Learning How to Meditate
by Neva J. Howell unless otherwise noted
The spiritual practice of meditation
Stopping the mind, stilling the thoughts and reaching peace within. That all sounds lovely, doesn’t it? Then why is it so hard to do? If you are someone who has tried to still the mind and have not been happy with the results, maybe the tips on this page will be useful.
You can read 10 books on meditation and find 10 different instructional videos and articles on how to meditate. The definition of what constitutes meditation may also change from resource to resource but usually you read that getting into meditative state involves a clearing of the mind, a centering and letting go of conscious thought – something along those lines. The place of no mind.
Yeah, right. Easier said than done. Meditative states may be particularly difficult to achieve if you are what is termed a “type A” personality. You’ll know if you are because your mind is always going, working on projects, making mental notes of things to do tomorrow, or after you finish meditating…in fact, you make so many notes that you never really meditate. Is this you? Well, there is help even for us type a personalities who want to meditate daily.
Despite the ease with which meditation gurus seem to sit for hours upon end, enraptured yet relaxed, deep in meditative state, meditation is not easy for everyone. In fact, I counsel a lot more people who confide they have trouble shutting off the conscious mind than I do those for whom going into meditative state is an easy thing.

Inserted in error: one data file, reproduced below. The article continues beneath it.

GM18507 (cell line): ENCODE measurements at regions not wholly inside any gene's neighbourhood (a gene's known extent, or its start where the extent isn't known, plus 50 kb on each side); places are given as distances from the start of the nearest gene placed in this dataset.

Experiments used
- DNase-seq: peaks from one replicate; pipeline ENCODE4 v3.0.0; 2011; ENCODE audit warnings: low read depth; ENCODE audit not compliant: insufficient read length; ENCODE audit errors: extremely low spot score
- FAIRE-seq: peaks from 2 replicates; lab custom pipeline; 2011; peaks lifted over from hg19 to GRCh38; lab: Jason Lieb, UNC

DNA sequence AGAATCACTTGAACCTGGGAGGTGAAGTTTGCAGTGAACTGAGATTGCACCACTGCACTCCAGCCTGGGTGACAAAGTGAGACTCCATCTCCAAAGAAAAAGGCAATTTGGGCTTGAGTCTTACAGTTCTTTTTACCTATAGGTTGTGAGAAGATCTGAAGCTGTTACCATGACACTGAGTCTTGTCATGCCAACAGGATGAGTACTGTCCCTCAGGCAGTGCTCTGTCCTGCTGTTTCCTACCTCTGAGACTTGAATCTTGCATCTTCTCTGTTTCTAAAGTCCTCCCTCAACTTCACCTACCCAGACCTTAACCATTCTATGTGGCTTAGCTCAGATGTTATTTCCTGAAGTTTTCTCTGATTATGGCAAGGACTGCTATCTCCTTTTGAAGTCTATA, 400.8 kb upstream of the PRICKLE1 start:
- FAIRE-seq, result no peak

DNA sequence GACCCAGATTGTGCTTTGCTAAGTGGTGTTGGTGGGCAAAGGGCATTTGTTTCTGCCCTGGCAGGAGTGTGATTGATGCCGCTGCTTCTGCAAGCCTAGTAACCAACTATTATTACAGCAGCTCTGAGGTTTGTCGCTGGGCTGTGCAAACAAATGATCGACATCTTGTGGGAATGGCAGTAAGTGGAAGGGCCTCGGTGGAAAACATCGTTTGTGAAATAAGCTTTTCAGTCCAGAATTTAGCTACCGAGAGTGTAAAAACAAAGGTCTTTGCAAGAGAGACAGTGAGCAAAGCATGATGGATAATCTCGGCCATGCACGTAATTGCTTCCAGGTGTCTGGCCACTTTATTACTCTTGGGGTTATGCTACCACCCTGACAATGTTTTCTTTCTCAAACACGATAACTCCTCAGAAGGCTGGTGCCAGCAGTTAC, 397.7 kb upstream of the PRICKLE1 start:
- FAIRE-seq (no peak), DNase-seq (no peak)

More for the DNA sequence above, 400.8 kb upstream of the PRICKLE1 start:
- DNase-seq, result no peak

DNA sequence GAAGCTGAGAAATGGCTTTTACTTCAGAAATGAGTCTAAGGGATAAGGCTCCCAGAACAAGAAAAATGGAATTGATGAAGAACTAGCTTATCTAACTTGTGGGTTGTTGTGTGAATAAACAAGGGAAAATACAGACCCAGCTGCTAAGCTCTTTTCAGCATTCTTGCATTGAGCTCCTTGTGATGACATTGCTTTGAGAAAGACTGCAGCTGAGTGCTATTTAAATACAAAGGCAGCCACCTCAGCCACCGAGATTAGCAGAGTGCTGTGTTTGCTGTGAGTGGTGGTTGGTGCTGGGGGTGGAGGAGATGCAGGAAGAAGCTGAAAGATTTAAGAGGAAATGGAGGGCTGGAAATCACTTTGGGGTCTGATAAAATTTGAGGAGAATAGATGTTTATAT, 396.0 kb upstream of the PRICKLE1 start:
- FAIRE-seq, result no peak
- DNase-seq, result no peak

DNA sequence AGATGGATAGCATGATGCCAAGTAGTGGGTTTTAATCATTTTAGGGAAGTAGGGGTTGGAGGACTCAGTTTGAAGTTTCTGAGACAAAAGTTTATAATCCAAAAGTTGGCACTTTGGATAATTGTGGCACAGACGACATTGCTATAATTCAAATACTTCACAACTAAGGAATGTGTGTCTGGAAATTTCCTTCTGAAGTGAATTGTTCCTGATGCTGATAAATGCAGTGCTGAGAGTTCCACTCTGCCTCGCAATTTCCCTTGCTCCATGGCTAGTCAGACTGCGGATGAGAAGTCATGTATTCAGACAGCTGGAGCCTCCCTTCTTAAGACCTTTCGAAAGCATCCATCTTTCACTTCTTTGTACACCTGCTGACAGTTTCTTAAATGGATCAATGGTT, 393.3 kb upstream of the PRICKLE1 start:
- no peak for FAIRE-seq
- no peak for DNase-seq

There’s another misconception that time equals quality. In other words, the longer you meditate, the better…. Not everyone can sit in lotus position for 24 hours and bliss out. It’s not a given that everyone should sit in lotus position — some may need help for sedentary muscles, warm up classes, etc. to avoid avoidable pain and suffering. In my experience, there is no cookie cutter approach to still the mind that works for every person, all the time. Meditation is as individual a spiritual tool as any other.
Do I have to sit still when I meditate?
Depends on who you ask. If you sign up for certain meditation retreats, you definitely may be asked to sit still, for long periods of time. Most of us are not used to that at all. It’s actually good to ask about the requirements beforehand, if you are planning to do a meditation retreat because some are far more strict than others.
Personally, I don’t typically sit still when I meditate. I practice walking meditations or meditation with gentle movement more than any other type of meditation. Walking gently clears my mind and helps me focus. If I’m inside and I can’t walk, a rhythmic moving of my body from side to side is helpful. This works for me because it gives my body and mind something to focus on. I do some of my most focused prayers and healing work while walking or otherwise moving gently, and I receive some of my most beneficial guidance. I said all that to say that what it takes to get yourself to that still point of no-mind may be different than your best friends or mine. Find what works for you.
I do believe in meditation as a spiritual tool and work to meditate everyday. It takes discipline for me. I’ve learned a few tricks to calm my active mind (which I don’t see as a liability but a gift) and enter the void of inner space. I’ll share them with you, in hopes they might be of benefit.